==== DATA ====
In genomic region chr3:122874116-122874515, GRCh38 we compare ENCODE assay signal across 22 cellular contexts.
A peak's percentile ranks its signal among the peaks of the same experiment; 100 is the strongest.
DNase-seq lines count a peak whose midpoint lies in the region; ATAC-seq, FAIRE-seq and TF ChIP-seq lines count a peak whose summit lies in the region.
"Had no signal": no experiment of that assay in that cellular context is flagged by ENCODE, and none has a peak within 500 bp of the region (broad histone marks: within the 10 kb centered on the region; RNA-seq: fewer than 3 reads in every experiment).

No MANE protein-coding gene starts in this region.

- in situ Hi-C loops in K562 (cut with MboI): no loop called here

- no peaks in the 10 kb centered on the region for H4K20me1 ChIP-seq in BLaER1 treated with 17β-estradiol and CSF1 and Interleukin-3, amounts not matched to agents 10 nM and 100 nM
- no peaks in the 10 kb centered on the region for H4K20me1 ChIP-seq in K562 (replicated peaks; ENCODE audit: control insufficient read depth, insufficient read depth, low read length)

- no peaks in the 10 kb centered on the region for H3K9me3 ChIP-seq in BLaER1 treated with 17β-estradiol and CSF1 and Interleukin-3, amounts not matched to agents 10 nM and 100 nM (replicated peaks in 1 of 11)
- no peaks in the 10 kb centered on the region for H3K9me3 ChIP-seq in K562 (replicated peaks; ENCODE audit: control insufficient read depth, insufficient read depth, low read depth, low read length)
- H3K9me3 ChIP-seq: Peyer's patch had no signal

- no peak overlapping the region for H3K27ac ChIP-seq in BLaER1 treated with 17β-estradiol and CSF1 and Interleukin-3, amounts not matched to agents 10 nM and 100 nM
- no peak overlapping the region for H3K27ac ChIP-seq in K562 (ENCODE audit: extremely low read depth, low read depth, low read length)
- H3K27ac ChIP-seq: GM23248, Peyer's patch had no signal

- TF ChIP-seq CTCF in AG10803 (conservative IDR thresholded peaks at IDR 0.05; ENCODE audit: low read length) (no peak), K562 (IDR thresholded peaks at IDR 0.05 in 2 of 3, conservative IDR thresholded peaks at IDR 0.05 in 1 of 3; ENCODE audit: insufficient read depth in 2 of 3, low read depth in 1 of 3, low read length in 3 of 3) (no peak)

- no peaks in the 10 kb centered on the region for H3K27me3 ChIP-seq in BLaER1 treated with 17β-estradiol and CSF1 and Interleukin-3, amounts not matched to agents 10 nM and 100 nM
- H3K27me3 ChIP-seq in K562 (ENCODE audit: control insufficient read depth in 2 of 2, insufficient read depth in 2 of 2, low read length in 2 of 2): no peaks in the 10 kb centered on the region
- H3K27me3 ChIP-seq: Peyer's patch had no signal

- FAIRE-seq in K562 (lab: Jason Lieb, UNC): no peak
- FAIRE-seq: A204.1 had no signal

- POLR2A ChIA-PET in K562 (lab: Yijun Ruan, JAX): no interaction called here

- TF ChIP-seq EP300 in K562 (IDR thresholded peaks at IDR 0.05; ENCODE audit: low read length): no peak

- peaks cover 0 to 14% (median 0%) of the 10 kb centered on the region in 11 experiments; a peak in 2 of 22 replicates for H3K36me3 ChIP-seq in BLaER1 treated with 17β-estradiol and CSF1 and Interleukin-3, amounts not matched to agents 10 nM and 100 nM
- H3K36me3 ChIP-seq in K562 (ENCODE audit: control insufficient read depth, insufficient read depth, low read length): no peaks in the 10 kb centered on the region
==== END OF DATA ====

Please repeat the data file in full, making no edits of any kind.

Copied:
In genomic region chr3:122874116-122874515, GRCh38 we compare ENCODE assay signal across 22 cellular contexts.
A peak's percentile ranks its signal among the peaks of the same experiment; 100 is the strongest.
DNase-seq lines count a peak whose midpoint lies in the region; ATAC-seq, FAIRE-seq and TF ChIP-seq lines count a peak whose summit lies in the region.
"Had no signal": no experiment of that assay in that cellular context is flagged by ENCODE, and none has a peak within 500 bp of the region (broad histone marks: within the 10 kb centered on the region; RNA-seq: fewer than 3 reads in every experiment).

No MANE protein-coding gene starts in this region.

- in situ Hi-C loops in K562 (cut with MboI): no loop called here

- no peaks in the 10 kb centered on the region for H4K20me1 ChIP-seq in BLaER1 treated with 17β-estradiol and CSF1 and Interleukin-3, amounts not matched to agents 10 nM and 100 nM
- no peaks in the 10 kb centered on the region for H4K20me1 ChIP-seq in K562 (replicated peaks; ENCODE audit: control insufficient read depth, insufficient read depth, low read length)

- no peaks in the 10 kb centered on the region for H3K9me3 ChIP-seq in BLaER1 treated with 17β-estradiol and CSF1 and Interleukin-3, amounts not matched to agents 10 nM and 100 nM (replicated peaks in 1 of 11)
- no peaks in the 10 kb centered on the region for H3K9me3 ChIP-seq in K562 (replicated peaks; ENCODE audit: control insufficient read depth, insufficient read depth, low read depth, low read length)
- H3K9me3 ChIP-seq: Peyer's patch had no signal

- no peak overlapping the region for H3K27ac ChIP-seq in BLaER1 treated with 17β-estradiol and CSF1 and Interleukin-3, amounts not matched to agents 10 nM and 100 nM
- no peak overlapping the region for H3K27ac ChIP-seq in K562 (ENCODE audit: extremely low read depth, low read depth, low read length)
- H3K27ac ChIP-seq: GM23248, Peyer's patch had no signal

- TF ChIP-seq CTCF in AG10803 (conservative IDR thresholded peaks at IDR 0.05; ENCODE audit: low read length) (no peak), K562 (IDR thresholded peaks at IDR 0.05 in 2 of 3, conservative IDR thresholded peaks at IDR 0.05 in 1 of 3; ENCODE audit: insufficient read depth in 2 of 3, low read depth in 1 of 3, low read length in 3 of 3) (no peak)

- no peaks in the 10 kb centered on the region for H3K27me3 ChIP-seq in BLaER1 treated with 17β-estradiol and CSF1 and Interleukin-3, amounts not matched to agents 10 nM and 100 nM
- H3K27me3 ChIP-seq in K562 (ENCODE audit: control insufficient read depth in 2 of 2, insufficient read depth in 2 of 2, low read length in 2 of 2): no peaks in the 10 kb centered on the region
- H3K27me3 ChIP-seq: Peyer's patch had no signal

- FAIRE-seq in K562 (lab: Jason Lieb, UNC): no peak
- FAIRE-seq: A204.1 had no signal

- POLR2A ChIA-PET in K562 (lab: Yijun Ruan, JAX): no interaction called here

- TF ChIP-seq EP300 in K562 (IDR thresholded peaks at IDR 0.05; ENCODE audit: low read length): no peak

- peaks cover 0 to 14% (median 0%) of the 10 kb centered on the region in 11 experiments; a peak in 2 of 22 replicates for H3K36me3 ChIP-seq in BLaER1 treated with 17β-estradiol and CSF1 and Interleukin-3, amounts not matched to agents 10 nM and 100 nM
- H3K36me3 ChIP-seq in K562 (ENCODE audit: control insufficient read depth, insufficient read depth, low read length): no peaks in the 10 kb centered on the region